Segregation of Duties
Segregation of duties is the means by which no one person has sole control over the lifespan of a transaction. According to the American Institute of Certified Public Accountants (CPA), segregation of duties means “shared responsibilities of a key process that disperse the critical functions of that process to more than one person or department” to reduce the risk of fraud and errors.
Ideally, no one person should be able to initiate, record, authorize and reconcile a transaction. All organizations should separate functional responsibilities to assure that mistakes, intentional or otherwise, cannot be made without being discovered by another person.
The segregation of duties will ultimately depend on the side of your organization and its structure. Duties may be segregated by department or by individuals within a department, and the level of risk associated with a transaction should determine the method for segregating duties.
This is another process that should be demonstrable to an outside party via documentation, including explicitly stating who will initiate, submit, process, authorize, review and reconcile each activity. If it’s difficult to sufficiently segregate duties, you should increase management’s review and oversight functions to assess the potential for mistakes or fraudulent transactions.
Documentation includes paper and electronic communication that supports the completion of the transaction lifecycle. It’s anything that provides evidence of a transaction, who has performed each activity pertaining to a transaction, and the authority to perform such activities.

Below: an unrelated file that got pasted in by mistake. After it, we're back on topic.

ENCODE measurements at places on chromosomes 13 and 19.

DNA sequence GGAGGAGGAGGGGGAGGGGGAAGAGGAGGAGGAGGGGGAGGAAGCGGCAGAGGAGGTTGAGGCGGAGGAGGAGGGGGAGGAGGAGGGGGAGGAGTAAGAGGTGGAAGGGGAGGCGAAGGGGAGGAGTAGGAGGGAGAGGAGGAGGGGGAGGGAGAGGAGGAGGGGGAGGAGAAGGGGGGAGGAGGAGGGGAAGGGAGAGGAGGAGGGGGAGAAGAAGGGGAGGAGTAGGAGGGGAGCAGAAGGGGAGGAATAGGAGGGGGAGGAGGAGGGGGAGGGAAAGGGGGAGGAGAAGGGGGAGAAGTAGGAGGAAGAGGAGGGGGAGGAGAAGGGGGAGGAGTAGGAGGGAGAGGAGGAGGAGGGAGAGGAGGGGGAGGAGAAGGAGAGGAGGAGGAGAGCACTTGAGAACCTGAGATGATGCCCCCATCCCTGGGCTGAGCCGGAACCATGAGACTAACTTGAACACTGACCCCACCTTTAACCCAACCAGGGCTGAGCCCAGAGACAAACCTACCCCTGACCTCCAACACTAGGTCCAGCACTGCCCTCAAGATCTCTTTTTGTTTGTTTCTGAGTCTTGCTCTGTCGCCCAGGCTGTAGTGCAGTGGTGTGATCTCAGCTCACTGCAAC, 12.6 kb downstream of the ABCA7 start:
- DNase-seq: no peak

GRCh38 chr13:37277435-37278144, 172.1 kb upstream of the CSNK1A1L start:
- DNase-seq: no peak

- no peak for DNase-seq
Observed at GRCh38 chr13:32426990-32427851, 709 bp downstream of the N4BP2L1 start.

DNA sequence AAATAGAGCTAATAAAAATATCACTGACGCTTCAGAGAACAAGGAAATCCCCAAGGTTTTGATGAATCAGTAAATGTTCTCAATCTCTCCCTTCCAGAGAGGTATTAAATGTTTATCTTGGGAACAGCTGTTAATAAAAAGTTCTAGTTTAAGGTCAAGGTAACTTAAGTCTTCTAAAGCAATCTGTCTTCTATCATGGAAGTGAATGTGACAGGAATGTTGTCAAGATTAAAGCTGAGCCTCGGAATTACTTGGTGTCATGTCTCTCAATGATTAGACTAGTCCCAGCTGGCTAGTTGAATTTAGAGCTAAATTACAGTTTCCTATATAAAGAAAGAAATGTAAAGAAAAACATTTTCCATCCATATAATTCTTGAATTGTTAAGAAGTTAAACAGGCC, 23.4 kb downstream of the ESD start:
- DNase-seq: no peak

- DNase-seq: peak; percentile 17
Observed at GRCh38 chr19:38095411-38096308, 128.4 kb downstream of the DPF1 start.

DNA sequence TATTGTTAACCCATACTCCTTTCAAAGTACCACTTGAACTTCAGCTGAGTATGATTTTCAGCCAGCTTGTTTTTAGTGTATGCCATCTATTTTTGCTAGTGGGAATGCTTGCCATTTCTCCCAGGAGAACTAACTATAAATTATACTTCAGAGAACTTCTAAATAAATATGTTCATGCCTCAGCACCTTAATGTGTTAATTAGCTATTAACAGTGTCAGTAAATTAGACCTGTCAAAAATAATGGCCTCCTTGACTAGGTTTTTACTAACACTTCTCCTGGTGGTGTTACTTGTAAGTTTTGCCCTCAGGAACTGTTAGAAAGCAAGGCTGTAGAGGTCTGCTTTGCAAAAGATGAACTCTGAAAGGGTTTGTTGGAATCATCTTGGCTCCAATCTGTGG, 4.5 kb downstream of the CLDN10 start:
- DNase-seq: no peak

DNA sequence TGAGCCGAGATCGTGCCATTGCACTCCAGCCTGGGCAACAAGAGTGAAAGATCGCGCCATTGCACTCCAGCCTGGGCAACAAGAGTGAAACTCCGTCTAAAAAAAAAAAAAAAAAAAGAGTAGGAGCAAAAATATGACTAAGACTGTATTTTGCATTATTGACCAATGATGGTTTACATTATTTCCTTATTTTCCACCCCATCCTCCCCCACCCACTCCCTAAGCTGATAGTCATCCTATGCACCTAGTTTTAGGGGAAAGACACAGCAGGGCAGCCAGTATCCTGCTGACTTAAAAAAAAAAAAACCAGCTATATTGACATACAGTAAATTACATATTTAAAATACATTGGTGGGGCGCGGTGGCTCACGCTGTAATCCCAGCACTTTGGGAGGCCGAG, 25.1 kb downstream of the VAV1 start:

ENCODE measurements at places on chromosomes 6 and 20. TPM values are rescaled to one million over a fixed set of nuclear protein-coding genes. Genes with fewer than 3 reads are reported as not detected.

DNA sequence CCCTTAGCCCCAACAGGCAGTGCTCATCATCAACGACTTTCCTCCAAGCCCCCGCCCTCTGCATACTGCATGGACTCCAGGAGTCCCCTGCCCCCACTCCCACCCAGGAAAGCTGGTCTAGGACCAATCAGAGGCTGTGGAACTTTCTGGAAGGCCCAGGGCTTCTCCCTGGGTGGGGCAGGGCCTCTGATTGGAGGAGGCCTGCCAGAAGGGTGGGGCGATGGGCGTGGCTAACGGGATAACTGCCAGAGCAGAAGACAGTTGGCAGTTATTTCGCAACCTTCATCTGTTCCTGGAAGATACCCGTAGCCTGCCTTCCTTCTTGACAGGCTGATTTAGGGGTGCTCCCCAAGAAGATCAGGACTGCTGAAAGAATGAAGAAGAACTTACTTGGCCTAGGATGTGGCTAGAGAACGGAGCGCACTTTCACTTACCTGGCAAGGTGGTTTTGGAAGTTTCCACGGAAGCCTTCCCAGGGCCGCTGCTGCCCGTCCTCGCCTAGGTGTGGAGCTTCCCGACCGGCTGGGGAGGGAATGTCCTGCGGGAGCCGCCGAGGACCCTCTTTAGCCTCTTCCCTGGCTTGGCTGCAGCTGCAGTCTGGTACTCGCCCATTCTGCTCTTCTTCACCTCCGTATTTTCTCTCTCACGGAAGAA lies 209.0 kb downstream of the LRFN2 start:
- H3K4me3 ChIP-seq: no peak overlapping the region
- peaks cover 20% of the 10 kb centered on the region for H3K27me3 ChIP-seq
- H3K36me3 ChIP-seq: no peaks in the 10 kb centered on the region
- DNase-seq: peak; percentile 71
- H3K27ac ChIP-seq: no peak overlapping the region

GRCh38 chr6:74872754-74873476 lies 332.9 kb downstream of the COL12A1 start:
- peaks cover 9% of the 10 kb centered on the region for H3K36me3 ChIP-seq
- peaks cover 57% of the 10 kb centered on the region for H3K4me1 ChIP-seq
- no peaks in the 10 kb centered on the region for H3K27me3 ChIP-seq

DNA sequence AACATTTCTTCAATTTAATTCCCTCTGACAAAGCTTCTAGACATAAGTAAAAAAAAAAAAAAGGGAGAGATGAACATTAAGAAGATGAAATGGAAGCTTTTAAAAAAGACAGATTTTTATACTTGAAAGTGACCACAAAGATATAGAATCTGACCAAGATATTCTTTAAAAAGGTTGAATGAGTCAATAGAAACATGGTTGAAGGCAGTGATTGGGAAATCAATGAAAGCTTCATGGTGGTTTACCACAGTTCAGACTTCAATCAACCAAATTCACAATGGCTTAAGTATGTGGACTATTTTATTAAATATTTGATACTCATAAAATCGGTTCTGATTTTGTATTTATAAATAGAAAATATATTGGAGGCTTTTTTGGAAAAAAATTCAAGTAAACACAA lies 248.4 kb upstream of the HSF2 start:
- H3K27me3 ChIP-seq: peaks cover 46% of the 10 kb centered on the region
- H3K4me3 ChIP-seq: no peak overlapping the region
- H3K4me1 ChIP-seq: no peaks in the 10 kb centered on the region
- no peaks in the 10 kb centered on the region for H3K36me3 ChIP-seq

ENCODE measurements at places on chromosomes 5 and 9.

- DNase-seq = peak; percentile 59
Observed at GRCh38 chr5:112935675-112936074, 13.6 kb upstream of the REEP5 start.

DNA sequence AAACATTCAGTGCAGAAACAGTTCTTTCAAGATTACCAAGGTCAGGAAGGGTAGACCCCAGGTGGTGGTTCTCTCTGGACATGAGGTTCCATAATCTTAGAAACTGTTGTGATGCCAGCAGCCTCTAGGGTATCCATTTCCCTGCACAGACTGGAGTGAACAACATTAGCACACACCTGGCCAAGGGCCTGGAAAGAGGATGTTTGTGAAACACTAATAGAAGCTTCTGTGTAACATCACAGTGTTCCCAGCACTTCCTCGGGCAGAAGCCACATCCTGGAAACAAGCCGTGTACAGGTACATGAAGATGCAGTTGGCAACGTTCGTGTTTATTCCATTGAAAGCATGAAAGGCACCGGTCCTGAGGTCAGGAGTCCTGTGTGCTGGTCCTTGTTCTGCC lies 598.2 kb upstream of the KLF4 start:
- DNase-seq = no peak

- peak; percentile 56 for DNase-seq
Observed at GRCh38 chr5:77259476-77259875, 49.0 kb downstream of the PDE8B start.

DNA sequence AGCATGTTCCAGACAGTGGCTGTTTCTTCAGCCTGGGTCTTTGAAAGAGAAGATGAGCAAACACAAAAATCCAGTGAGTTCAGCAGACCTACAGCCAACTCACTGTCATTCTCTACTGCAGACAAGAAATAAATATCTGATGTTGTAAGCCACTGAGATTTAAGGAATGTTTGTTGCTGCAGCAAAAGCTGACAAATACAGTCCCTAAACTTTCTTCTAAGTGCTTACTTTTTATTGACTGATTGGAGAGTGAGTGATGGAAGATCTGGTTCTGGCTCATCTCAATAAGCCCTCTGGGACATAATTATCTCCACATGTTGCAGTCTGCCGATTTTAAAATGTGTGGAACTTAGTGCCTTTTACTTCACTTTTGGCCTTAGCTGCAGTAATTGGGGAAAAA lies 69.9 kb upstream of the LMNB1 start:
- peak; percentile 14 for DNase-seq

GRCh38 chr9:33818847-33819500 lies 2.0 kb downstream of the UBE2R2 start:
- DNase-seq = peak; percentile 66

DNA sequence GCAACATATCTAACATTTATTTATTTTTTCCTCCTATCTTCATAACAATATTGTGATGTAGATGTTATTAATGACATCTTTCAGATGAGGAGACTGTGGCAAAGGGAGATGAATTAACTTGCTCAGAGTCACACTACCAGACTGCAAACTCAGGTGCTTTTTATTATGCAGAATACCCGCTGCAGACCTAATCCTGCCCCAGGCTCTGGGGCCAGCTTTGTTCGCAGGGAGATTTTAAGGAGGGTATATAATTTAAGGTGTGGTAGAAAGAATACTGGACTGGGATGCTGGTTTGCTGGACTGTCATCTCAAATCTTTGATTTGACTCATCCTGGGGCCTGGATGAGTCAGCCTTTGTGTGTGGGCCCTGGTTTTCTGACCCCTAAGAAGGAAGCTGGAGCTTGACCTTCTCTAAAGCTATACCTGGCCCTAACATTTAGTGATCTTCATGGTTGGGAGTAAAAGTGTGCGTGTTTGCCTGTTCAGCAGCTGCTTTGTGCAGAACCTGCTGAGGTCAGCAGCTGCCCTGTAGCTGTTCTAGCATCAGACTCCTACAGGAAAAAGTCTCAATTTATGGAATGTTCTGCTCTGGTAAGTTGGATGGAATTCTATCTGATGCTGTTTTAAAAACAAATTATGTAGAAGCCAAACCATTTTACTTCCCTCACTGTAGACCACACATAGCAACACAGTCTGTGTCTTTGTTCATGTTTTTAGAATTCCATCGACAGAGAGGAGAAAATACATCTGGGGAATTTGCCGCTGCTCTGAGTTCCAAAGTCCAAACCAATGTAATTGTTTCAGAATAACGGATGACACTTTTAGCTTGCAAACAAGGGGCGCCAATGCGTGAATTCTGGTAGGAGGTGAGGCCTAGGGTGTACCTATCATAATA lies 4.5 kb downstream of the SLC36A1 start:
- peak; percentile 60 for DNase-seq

Documents provide a financial record of events and activities, and therefore, they ensure the accuracy and completeness of transactions. This includes expenses, revenues, inventories, personnel, and other types of transactions. The proper documentation can provide evidence of what has transpired as well as providing information for researching any discrepancies.
Standardizing documentation used for financial transactions can help maintain consistency in record keeping over time, and it can also make it easier to review past records when searching for the source of a discrepancy in your system. Ultimately, a lack of documentation standardization can lead to overlooking or misinterpreting important information.
Establish a well-designed, uniform format to help ensure the proper recording of transactions. You should consider consistently using standard forms or templates for email approvals, departmentally created supporting documentation, time reporting, reimbursement logs, invoice, and any other financial documents.
Define clear ownership of entity-owned documentation so it’s never mistaken as personal property of your employees. Whenever possible, do not allow your employees to take business documents home unless business needs require them to do so. In these cases, you should communicate to employees that it is their responsibility to keep documentation secure, and particularly so for documentation containing personal or sensitive information.
Create a method that will help you avoid duplicating processing, especially in regards to transactions that result in payments to individuals such as payroll, petty cash, and travel reimbursements. Always check for duplicate payments and insist on an environment in which payments are processed in a timely manner — long delays in processing create opportunities for duplicate payments to go unnoticed.
Pay close attention to retention policies for all types of supporting documentation, and always keep documents for the appropriate retention period and no longer. Establish a process for purging documents that have reached the end of their retention period, and document who, when and how each record type should be purged.